1) the new attribute is not mandatory. 2) The suggested CUI advertisement in Access-Request is optional.
okay, I acknowledge that there may be multiple definitions of mandatory and that I may have misused the term. I did not mean to say that the CUI shall be a mandatory attribute and therefore must be present in all RADIUS access-request messages. In the opposite my intention was to avoid that the CUI-Null attribute will have to be sent in ALL access-request messages as part of an "always advertise CUI capability" policy.
- I can not see how a home RADIUS server can implicitly determine CUI support of a NAS from an "unknown" access provider, and how he can sometime determine that all NASes are upgraded. Therefore, the "always advertise CUI" policy will have to be implemented forever/until migrating to DIAMETER.
- The same may apply to other new proposed attributes, such as GeoPriv, etc etc
- in your draft text-snippet, I would recommend to totally drop or replace the part-sentence: "if the CUI is required for proper billing"
"if the home RADIUS server considers CUI support of the NAS to be required for any reason, for example for billing or charging purposes"
Justification: There is a good reason that the C in CUI stands for chargeable, because charging means more than just billing. For example, a chargeable user identity may be required to be able to charge a malicious user in court. Regulation in the country of the home network operator and/or in the country of the visited network may very well mandate to never grant access without the ability to identify the user after the fact if he did something malicious.
That is what I meant when previously using the term "mandatory". From the perspective of the RADIUS server, he may well need absolute assurance that the NAS supports CUI, before he sends an access-accept with a NAI that is insufficient for identification of the user. Otherwise the home network operator may not only risk the ability to collect end-user payment for the usage, but may even be in violation of local laws.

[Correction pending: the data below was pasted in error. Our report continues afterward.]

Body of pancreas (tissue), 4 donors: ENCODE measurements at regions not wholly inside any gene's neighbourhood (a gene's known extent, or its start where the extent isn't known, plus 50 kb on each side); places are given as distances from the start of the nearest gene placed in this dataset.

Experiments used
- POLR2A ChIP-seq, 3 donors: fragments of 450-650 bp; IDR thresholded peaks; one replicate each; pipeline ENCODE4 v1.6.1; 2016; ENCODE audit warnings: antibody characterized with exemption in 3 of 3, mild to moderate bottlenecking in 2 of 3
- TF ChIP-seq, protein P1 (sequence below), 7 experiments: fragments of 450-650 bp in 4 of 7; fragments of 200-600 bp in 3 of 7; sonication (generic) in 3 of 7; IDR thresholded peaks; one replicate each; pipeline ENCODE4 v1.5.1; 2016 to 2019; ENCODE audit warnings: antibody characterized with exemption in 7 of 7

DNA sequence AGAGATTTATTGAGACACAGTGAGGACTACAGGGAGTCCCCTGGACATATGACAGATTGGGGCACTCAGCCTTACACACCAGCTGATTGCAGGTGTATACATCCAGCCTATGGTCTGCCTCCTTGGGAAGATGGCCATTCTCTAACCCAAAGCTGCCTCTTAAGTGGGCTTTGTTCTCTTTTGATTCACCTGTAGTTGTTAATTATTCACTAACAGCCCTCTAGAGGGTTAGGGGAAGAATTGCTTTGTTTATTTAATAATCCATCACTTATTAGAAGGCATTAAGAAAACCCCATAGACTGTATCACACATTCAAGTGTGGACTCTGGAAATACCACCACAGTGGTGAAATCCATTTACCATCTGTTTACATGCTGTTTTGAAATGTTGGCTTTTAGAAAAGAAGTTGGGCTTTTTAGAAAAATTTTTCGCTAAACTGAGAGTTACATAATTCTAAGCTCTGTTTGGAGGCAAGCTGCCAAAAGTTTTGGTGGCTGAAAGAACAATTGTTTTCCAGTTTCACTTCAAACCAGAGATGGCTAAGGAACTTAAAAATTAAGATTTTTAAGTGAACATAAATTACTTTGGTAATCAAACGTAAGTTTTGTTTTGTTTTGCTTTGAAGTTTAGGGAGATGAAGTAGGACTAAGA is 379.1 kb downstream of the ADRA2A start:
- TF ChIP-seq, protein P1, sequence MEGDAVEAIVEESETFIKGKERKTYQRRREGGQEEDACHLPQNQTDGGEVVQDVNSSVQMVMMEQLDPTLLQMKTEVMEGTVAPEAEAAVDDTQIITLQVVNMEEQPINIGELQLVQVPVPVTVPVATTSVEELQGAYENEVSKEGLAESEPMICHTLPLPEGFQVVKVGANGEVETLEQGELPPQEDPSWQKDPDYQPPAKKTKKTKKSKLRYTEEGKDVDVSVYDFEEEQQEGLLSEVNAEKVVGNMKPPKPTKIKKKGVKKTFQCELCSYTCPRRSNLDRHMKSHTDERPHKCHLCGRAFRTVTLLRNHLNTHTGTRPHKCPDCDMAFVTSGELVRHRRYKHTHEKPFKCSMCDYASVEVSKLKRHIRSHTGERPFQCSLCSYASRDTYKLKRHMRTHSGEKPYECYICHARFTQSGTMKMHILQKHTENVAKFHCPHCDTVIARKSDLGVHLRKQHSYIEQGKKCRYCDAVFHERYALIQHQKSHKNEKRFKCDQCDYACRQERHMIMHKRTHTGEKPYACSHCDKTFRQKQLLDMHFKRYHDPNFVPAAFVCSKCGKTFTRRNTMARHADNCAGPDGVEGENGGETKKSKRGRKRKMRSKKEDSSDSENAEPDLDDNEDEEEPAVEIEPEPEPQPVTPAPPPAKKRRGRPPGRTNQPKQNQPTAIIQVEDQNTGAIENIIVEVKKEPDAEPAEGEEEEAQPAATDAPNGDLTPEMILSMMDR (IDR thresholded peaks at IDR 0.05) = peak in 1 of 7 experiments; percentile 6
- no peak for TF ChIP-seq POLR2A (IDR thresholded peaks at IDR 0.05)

- another Question similar to David's question raised earlier: How shall a NAS determine from the error cause value 402 (decimal), "Missing Attribute", if the missing attribute is the CUI attribute or some other attribute such as GEOPRIV ?
Question: Instead of allocating a new error code for every new attribute, would it not be better to adopt a general approach, which allows to include the missing attribute(s)in a Reject message with error cause 402 ? This may even allow to include multiple NEW attributes such as CUI and GEOPRIV in the event that the home network requires both. Also, we would not need another error cause for every new attribute of this kind, let alone error codes for combined missings, or a precedence setting which attribute is to be preferred to be indicated in the error cause if multiple attributes are missing.
Farid wrote as part of the snippet:
if the NAS supports the CUI attribute the CUI attribute will override the identity portion the UserName (1) attribute.
Lothar: what exactly means "override the identity portion of the UserName" ? Do you mean it in the sense of "overwrite", that the CUI will be combined with the realm portion of the NAI ? In this context, maybe it would be usefull to clarify the significance of the identifier which we refer to as CUI or Chargeable-user-identity, i.e. if the home-network provider should always be able to resolve a CUI, or if it is allowed that he also requires other information present in the RADIUS accounting data (such as the realm portion of the NAI) to be able to resolve the CUI to the identity of the user.
Before we get into developing a protocol (as suggested below) to determine the CUI support, I would like to know why the above paragraph does not address the backward compatibility problem.
- I agree, that the text adresses the backward compatibility problem.
I hope that the choosen approach of "always advertise" will be widely adopted - I still have some concern regarding the following "chicken and egg" problem: Users will not see CUI benefits (in particular roaming-privacy) until a critical mass of network-access-providers adopts CUI with always advertise policy. Network-access-operators may hesitate to introduce an always-advertise CUI policy before seeing any evidence that a critical mass of users is requesting it.